• Lov­den, M., Bodammer, N.C., Kuhn, S., Kauf­mann, J., Schutze, H., Tem­pel­mann, C., Heinze, H.J., Duzel, E., Schmiedek, F., Lin­den­berg­er, U., 2010. Expe­ri­ence-depen­dent plas­tic­i­ty of white-mat­ter microstruc­ture extends into old age. Neu­ropsy­cholo­gia 48, 3878–3883.
  • Mozolic, J.L., Hayasa­ka, S., Lau­ri­en­ti, P.J., 2010. A cog­ni­tive train­ing inter­ven­tion increas­es rest­ing cere­bral blood flow in healthy old­er adults. Front Hum Neu­rosci 4, 16.
  • Park, D.C., Reuter-Lorenz, P., 2009. The adap­tive brain: aging and neu­rocog­ni­tive scaf­fold­ing. Annu Rev Psy­chol 60, 173–196.
  • Reid, L., MacLul­lich, A., 2006. Sub­jec­tive Mem­o­ry Com­plaints and Cog­ni­tive Impair­ment in Old­er Peo­ple. Dement Geri­atr Cogn Dis­ord 22, 471–485.
  • Smith, A.D., Smith, S.M., de Jager, C.A., Whit­bread, P., John­ston, C., Agacin­s­ki, G., Oul­haj, A., Bradley, K.M., Jaco­by, R., Ref­sum, H., 2010. Homo­cys­teine-low­er­ing by B vit­a­mins slows the rate of accel­er­at­ed brain atro­phy in mild cog­ni­tive impair­ment: a ran­dom­ized con­trolled tri­al. PLoS ONE 5, e12244.
  • Valen­zuela, M., Sachdev, P., 2009. Can cog­ni­tive exer­cise pre­vent the onset of demen­tia? Sys­tem­at­ic review of ran­dom­ized clin­i­cal tri­als with lon­gi­tu­di­nal fol­low-up. Am J Geri­atr Psy­chi­a­try 17, 179–187.

Leave a Reply...

Loading Facebook Comments ...

2 Responses

  1. My friend, THAT was an EXCELLENT piece! Very well laid out, and the EVIDENCE appears inar­guable. So that begs the ques­tion, who in their right mind would fail to see the ben­e­fits of strate­gic cog­ni­tive train­ing to improve their aging brain after see­ing this infor­ma­tion? I know I’ll ref­er­ence this when speak­ing to peo­ple I know who are enter­ing or liv­ing in their gold­en years. Trans­fer­abil­i­ty? It’s MEMORY for cry­ing out loud — that is very impor­tant! The way I fig­ure it, you throw in a lit­tle brain train­ing to help pro­cess­ing speed, tack on some brain train­ing to improve motor skills — all com­bined with mem­o­ry train­ing, med­i­ta­tion-relat­ed prac­tices, increased social inter­ac­tion, danc­ing, etc., and most peo­ple should be able enjoy a long term, high­er cog­ni­tive qual­i­ty of life.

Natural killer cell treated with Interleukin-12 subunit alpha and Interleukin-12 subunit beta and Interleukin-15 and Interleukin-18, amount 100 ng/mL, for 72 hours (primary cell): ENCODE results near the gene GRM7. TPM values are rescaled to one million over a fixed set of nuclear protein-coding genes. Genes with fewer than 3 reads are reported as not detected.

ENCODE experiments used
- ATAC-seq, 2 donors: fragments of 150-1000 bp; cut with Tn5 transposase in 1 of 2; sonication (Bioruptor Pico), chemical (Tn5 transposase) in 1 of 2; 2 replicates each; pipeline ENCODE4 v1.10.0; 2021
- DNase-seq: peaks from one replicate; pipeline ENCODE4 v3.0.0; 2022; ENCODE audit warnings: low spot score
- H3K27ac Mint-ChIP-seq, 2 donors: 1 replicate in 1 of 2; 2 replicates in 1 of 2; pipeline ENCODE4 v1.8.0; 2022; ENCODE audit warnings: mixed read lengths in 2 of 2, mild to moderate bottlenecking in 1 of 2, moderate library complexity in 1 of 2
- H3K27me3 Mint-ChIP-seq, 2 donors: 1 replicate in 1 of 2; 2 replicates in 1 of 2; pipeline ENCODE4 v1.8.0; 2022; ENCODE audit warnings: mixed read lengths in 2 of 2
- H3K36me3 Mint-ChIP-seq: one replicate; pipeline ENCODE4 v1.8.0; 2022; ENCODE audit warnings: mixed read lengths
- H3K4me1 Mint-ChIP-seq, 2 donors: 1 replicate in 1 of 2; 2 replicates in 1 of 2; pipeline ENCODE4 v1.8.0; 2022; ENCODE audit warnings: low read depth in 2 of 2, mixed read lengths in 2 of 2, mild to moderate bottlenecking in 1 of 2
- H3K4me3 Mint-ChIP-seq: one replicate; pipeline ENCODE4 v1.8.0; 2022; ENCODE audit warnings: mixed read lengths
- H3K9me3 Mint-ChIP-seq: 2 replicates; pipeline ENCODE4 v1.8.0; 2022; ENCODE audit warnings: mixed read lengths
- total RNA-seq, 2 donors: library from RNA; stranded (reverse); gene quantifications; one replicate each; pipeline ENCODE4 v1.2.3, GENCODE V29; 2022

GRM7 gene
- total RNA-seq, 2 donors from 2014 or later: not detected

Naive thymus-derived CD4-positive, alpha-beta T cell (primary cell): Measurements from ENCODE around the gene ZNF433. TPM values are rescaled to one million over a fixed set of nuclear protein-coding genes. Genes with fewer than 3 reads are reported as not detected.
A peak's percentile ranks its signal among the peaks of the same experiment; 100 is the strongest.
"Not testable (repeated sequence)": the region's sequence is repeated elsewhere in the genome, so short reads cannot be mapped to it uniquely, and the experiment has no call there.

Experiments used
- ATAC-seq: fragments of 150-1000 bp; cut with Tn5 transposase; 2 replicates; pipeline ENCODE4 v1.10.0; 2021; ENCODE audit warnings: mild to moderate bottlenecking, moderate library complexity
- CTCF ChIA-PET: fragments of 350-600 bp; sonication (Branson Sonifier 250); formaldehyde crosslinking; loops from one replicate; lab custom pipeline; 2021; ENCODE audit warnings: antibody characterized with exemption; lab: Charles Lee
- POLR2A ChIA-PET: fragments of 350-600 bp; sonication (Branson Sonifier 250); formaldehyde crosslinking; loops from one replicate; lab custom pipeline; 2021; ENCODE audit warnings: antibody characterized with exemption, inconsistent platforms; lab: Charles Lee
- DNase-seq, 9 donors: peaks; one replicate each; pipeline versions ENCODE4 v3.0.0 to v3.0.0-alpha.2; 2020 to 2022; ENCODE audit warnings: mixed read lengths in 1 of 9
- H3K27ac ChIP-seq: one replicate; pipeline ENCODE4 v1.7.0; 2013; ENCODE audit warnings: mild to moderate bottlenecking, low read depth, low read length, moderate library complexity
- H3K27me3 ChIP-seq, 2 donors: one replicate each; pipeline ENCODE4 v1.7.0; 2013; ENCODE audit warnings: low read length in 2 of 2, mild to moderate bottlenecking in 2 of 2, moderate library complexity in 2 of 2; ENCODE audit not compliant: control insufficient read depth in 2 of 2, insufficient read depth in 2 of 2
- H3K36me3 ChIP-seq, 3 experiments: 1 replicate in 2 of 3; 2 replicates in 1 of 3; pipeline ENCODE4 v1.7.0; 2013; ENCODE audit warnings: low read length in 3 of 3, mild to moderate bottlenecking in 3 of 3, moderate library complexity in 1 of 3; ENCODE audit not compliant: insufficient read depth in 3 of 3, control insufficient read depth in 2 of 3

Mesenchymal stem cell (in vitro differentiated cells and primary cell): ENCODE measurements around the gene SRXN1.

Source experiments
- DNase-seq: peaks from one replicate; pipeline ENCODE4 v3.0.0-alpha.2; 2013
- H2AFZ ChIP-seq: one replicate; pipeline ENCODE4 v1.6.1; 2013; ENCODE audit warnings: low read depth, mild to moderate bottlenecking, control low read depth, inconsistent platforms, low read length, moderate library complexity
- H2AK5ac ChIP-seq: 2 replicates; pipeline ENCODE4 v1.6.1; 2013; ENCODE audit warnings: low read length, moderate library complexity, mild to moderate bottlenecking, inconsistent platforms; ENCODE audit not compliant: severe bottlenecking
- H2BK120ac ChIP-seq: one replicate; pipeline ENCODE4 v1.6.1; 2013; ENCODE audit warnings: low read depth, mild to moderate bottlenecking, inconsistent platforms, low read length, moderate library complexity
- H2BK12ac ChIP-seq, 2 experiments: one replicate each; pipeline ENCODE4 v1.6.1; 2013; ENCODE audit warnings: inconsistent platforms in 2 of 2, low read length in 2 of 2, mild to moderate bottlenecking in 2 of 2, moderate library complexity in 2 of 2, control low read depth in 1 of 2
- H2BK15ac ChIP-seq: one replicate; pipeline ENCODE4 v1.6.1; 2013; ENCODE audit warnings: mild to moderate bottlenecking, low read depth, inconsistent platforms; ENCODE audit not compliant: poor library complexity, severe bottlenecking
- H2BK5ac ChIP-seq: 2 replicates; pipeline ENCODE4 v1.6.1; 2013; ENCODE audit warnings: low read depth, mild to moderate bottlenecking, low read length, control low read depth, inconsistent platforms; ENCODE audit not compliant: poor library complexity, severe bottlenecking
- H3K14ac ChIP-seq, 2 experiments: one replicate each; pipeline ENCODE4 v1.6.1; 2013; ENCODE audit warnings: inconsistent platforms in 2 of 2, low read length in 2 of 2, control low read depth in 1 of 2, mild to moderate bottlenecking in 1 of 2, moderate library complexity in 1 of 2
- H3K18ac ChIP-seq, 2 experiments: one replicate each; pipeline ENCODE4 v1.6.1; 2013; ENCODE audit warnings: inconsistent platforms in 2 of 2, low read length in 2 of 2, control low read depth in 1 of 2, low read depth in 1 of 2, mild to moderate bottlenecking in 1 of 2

2. Andreas Engvig says:

    Thanks! Let me know if you need a pdf of the arti­cle. I like your idea of rec­om­mend­ing cross-modal brain train­ing to improve cog­ni­tive QoL after mid­dle-age.

    Cheers,

    -A

Leave a Reply

Categories: Cognitive Neuroscience

Tags: , , , , ,

Watch All Recordings Now (40+ Speakers, 12+ Hours)

About SharpBrains

As seen in The New York Times, The Wall Street Journal, BBC News, CNN, Reuters and more, SharpBrains is an independent market research firm tracking health and performance applications of brain science.

Follow us and Engage via…

twitter_logo_header
RSS Feed

Search for anything brain-related in our article archives